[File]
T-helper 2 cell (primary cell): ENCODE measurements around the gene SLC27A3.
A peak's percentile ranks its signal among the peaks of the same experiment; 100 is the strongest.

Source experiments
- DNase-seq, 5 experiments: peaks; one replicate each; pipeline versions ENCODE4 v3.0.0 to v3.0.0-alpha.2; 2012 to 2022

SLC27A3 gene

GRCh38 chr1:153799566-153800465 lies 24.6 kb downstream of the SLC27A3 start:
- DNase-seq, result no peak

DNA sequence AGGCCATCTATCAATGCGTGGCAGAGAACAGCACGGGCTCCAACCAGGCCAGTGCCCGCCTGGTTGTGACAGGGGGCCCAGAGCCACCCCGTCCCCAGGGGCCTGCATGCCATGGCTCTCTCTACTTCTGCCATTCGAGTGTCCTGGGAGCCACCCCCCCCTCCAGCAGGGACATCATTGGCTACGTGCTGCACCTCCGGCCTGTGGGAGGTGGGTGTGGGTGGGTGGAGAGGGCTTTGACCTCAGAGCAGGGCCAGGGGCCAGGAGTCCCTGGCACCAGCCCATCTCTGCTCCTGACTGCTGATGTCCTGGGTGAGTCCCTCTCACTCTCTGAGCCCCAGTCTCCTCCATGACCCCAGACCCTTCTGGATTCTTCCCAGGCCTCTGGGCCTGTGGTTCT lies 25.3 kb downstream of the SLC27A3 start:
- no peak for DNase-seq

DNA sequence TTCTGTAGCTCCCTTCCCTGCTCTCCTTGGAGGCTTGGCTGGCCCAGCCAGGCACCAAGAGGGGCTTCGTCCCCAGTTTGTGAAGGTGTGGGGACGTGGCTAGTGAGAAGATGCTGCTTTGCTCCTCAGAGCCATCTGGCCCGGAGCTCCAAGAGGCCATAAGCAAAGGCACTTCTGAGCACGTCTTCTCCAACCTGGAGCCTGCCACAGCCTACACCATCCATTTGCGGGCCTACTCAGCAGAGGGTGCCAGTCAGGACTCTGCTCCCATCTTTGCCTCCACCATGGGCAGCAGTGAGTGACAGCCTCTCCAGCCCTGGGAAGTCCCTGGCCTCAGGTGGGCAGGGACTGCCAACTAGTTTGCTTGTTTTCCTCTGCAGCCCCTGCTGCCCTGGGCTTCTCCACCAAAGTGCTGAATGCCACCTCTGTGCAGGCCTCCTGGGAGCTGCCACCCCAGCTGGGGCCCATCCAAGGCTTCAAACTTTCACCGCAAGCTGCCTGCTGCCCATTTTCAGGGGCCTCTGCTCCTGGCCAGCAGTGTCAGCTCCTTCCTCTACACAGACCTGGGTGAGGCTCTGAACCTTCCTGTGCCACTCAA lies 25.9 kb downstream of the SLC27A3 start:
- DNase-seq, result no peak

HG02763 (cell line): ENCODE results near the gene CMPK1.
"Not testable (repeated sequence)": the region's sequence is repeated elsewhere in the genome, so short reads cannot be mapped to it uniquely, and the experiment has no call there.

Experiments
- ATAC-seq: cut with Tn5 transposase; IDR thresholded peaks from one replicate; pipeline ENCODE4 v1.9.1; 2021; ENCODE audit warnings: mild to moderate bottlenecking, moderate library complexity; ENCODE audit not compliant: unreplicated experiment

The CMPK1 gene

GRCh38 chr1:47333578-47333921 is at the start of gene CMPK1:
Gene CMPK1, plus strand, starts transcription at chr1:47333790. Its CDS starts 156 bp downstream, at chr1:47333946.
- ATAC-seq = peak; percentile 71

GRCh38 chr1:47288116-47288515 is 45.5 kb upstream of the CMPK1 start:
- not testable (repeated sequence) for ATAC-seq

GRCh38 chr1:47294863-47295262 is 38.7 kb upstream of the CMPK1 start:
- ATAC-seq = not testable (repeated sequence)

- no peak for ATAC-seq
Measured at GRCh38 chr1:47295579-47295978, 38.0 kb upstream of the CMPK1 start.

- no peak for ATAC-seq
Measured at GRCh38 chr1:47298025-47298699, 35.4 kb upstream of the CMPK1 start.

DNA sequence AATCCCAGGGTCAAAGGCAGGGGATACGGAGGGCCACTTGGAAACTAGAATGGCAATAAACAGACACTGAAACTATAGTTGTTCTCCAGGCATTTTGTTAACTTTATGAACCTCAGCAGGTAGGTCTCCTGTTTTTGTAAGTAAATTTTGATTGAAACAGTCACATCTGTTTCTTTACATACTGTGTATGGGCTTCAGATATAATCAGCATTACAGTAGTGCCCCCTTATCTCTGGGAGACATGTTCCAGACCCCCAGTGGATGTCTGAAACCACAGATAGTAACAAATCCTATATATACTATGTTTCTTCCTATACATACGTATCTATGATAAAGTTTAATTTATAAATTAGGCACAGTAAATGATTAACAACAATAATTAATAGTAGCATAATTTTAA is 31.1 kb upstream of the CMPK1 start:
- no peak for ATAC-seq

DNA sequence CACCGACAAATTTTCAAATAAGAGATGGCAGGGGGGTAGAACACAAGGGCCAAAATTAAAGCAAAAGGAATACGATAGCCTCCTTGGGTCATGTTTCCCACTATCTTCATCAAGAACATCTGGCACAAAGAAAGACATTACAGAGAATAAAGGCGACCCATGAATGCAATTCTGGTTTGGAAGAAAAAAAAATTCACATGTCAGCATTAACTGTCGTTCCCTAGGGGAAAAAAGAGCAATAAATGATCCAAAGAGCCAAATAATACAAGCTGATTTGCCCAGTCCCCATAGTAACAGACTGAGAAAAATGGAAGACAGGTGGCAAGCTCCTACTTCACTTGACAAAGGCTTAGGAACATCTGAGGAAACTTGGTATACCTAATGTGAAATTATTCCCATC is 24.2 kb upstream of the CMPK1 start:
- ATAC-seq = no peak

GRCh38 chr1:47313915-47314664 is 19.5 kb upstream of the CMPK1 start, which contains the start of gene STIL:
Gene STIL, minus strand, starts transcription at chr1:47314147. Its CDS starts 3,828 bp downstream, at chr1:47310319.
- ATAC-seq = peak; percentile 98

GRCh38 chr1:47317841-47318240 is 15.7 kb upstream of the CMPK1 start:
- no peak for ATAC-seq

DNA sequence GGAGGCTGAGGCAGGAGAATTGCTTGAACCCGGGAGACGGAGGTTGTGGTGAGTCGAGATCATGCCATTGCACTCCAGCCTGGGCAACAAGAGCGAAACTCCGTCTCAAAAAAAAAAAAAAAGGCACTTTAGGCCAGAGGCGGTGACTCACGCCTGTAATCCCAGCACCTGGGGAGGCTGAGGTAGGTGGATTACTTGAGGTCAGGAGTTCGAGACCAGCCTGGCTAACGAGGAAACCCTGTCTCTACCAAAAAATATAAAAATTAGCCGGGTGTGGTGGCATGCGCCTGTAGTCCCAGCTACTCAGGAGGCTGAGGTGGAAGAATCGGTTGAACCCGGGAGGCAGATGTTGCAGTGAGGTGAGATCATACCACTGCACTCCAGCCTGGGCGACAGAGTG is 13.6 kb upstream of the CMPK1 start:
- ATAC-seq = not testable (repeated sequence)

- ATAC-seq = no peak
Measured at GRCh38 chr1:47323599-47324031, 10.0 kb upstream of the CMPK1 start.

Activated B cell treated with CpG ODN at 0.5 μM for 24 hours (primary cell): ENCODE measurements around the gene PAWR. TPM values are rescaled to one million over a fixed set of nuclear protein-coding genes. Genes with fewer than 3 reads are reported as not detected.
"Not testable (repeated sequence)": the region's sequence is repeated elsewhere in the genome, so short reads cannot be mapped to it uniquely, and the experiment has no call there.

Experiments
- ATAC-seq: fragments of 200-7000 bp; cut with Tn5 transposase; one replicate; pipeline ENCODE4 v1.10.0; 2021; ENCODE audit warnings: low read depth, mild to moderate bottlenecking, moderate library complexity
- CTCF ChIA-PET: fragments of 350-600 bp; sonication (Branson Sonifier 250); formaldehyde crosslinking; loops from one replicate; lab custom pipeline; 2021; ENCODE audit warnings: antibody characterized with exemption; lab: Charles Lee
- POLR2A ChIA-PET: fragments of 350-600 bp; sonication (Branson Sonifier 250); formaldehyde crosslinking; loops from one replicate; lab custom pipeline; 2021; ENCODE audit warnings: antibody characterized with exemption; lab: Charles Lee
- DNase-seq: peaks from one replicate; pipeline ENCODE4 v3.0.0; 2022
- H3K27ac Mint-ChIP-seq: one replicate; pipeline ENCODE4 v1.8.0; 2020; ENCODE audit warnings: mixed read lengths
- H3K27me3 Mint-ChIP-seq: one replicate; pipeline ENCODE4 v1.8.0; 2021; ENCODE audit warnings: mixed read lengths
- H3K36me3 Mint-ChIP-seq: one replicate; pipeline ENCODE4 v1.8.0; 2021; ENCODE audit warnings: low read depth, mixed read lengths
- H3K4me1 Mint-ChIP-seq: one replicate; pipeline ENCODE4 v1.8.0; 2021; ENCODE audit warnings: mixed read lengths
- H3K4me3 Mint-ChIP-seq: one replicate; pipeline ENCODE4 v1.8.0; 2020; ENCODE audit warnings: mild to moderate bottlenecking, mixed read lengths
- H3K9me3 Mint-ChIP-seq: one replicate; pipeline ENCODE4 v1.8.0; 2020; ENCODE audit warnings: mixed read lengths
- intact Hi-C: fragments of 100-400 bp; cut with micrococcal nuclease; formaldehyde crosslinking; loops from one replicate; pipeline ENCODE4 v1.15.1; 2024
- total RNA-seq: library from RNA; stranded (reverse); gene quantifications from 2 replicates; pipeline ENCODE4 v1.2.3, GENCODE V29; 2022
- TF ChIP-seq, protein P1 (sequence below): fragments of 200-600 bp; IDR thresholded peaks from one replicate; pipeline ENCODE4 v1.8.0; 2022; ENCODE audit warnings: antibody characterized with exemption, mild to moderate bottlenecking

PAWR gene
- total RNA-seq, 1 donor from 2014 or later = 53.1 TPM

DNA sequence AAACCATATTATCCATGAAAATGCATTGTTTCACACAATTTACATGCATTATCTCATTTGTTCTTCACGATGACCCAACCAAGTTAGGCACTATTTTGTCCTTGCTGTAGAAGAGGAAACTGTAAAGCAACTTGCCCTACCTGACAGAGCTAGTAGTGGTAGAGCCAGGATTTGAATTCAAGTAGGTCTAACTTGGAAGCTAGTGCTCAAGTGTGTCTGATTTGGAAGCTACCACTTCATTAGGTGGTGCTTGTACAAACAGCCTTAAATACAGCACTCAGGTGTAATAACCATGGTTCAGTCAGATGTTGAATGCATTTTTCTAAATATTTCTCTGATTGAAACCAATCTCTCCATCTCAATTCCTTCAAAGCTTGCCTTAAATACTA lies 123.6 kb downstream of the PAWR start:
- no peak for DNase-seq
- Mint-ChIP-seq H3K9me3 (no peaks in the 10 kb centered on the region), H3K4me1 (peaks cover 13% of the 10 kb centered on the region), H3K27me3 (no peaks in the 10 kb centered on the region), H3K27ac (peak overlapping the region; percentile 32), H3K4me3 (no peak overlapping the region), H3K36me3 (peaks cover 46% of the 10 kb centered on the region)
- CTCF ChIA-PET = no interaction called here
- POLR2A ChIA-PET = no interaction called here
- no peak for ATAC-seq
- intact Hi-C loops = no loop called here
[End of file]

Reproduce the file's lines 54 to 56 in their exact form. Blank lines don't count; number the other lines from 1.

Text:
- intact Hi-C: fragments of 100-400 bp; cut with micrococcal nuclease; formaldehyde crosslinking; loops from one replicate; pipeline ENCODE4 v1.15.1; 2024
- total RNA-seq: library from RNA; stranded (reverse); gene quantifications from 2 replicates; pipeline ENCODE4 v1.2.3, GENCODE V29; 2022
- TF ChIP-seq, protein P1 (sequence below): fragments of 200-600 bp; IDR thresholded peaks from one replicate; pipeline ENCODE4 v1.8.0; 2022; ENCODE audit warnings: antibody characterized with exemption, mild to moderate bottlenecking